Creating Motion Graphics on a Budget: 5 Tips From The Wilderness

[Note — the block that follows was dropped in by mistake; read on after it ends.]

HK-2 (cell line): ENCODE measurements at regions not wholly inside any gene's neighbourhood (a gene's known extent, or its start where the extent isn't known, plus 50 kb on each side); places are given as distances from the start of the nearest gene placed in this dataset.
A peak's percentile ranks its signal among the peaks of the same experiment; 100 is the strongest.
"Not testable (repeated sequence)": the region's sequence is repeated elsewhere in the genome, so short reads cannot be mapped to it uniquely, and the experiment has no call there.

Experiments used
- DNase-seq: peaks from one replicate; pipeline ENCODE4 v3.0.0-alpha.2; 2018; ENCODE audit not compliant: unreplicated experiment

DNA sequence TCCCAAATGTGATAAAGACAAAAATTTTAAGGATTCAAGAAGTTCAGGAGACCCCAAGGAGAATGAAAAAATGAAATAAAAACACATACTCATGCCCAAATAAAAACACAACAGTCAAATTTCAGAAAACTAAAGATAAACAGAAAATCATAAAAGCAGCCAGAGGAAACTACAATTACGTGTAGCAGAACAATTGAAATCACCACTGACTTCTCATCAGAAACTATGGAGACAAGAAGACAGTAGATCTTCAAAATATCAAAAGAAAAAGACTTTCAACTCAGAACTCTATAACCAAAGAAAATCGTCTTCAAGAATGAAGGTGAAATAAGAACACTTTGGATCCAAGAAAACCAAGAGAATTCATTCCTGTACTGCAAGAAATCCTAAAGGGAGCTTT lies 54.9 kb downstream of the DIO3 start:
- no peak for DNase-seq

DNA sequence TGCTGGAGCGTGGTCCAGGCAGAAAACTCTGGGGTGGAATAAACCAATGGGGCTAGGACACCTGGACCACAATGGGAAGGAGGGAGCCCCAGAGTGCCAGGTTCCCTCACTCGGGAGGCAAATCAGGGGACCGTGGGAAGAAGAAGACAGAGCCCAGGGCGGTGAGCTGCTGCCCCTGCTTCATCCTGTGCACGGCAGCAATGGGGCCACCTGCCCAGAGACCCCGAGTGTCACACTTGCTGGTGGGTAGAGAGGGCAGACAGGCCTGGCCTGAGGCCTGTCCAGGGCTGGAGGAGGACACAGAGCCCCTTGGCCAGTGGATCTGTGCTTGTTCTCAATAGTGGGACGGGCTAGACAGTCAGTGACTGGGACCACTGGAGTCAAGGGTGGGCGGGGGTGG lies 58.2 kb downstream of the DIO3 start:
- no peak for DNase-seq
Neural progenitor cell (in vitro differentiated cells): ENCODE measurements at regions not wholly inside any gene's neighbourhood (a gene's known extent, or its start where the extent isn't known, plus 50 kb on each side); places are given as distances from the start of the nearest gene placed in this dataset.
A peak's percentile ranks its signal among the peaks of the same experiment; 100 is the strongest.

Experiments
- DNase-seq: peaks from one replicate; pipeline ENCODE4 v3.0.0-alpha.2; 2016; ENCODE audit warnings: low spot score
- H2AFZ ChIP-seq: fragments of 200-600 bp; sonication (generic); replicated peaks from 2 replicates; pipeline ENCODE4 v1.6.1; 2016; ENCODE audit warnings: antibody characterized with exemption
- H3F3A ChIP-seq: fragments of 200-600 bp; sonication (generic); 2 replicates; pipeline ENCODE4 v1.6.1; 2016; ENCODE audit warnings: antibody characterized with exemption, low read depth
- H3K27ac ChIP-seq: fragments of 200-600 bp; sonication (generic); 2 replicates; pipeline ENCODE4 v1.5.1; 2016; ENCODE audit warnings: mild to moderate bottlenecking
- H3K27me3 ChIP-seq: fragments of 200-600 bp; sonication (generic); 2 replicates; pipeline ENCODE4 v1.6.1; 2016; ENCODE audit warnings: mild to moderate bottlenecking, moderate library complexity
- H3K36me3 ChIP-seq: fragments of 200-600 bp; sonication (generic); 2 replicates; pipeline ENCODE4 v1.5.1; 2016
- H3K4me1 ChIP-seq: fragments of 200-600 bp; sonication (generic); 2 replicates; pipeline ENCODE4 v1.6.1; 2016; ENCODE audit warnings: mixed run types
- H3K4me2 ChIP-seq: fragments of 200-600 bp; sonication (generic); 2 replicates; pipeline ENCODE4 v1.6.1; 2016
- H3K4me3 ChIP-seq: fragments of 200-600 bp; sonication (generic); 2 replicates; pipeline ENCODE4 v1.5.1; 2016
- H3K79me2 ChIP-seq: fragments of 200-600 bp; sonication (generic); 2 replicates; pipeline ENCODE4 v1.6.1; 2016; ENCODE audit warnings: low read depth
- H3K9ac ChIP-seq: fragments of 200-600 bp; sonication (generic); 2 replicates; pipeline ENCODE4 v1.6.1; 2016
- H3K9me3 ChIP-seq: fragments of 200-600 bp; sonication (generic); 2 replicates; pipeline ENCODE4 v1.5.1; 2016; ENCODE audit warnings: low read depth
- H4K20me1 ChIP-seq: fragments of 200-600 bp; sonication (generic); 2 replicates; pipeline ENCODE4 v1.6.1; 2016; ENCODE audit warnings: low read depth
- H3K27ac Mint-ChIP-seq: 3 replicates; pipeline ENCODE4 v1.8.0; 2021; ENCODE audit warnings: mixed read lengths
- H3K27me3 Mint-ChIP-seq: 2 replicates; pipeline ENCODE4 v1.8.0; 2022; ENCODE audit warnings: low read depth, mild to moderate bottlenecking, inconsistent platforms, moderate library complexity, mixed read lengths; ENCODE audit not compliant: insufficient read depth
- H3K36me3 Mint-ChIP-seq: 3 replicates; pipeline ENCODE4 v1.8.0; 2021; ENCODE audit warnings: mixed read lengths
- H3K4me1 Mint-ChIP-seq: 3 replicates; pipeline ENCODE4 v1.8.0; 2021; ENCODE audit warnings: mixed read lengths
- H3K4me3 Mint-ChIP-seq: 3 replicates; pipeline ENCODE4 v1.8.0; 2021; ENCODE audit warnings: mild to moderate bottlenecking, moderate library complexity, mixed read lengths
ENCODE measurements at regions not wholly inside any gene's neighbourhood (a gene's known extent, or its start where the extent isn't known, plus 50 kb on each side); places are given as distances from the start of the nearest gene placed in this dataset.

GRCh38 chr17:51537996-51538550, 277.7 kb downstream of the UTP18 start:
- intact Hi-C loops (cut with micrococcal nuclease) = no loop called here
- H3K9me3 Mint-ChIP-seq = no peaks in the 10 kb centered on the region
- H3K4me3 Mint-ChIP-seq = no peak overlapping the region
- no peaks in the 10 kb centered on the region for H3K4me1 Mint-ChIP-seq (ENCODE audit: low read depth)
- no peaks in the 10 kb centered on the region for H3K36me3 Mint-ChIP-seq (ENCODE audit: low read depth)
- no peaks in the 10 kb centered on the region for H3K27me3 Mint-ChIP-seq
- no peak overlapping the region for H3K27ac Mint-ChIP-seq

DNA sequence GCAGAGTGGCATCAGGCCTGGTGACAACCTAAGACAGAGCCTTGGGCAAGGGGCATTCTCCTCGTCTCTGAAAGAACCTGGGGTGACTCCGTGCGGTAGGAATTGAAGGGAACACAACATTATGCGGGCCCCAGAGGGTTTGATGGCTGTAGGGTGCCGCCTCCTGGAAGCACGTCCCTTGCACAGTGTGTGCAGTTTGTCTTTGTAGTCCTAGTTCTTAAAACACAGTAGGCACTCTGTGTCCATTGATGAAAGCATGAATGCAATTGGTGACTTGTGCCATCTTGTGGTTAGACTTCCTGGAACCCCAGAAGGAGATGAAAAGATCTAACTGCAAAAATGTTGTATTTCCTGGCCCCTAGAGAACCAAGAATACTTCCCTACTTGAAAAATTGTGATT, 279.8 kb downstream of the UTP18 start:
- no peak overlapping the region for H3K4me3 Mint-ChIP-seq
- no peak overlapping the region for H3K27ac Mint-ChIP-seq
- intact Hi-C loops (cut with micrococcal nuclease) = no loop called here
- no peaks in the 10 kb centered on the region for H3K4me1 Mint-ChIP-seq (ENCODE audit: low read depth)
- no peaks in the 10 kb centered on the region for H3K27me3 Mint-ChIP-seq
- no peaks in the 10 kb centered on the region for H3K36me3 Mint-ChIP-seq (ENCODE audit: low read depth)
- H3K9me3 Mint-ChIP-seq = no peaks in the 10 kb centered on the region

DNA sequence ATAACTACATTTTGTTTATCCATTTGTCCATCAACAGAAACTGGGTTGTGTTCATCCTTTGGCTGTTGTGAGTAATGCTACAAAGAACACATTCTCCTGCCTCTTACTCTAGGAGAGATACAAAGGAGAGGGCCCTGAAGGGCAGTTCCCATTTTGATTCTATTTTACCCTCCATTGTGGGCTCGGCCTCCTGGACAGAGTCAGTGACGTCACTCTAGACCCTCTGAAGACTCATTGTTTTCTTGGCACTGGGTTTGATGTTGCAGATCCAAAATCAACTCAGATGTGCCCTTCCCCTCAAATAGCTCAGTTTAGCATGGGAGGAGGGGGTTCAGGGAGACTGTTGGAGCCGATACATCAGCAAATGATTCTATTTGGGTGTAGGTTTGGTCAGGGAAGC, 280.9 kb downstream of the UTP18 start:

When they hear “video” or “motion graphic,” most people tend to think one of three things: difficult, expensive… or both. That doesn’t have to be the case. According to experimental production company The Wilderness, motion graphics just require a little bit of inspiration and a lot of process. The same can be applied to animated data visualizations, too. Headed by Juliet Rios and Gabe Imlay, The Wilderness spoke to a crowd of designers at a recent AIGA/NY event at the Museum of Art Design. The Wilderness has created motion graphics for a wide array of products and causes, from American Express and The Ad Council, to indie band The Antlers. They’ve done so in a signature DIY style that requires hands-on problem solving and significant process. “I don’t have a theme,” said Imlay. “I just want stuff to look amazing or badass or whatever word you want to use.” Their process begins with an inherent eye for design. “We always start a project with a fine-art basis,” said Rios, referring to her education in fine-art drawing. (Imlay, meanwhile, has a degree in musical composition.) Just as color, form and line weight would apply to traditional design, they apply to motion design and data visualizations. Motion graphics can be very useful when designing data visualizations that deal with complex subject matter, or require a narrative guideline to explain what’s going on. For their Ad Council series, The Wilderness used images of varying sizes and a grid system to create a content-appropriate stop-motion visualization.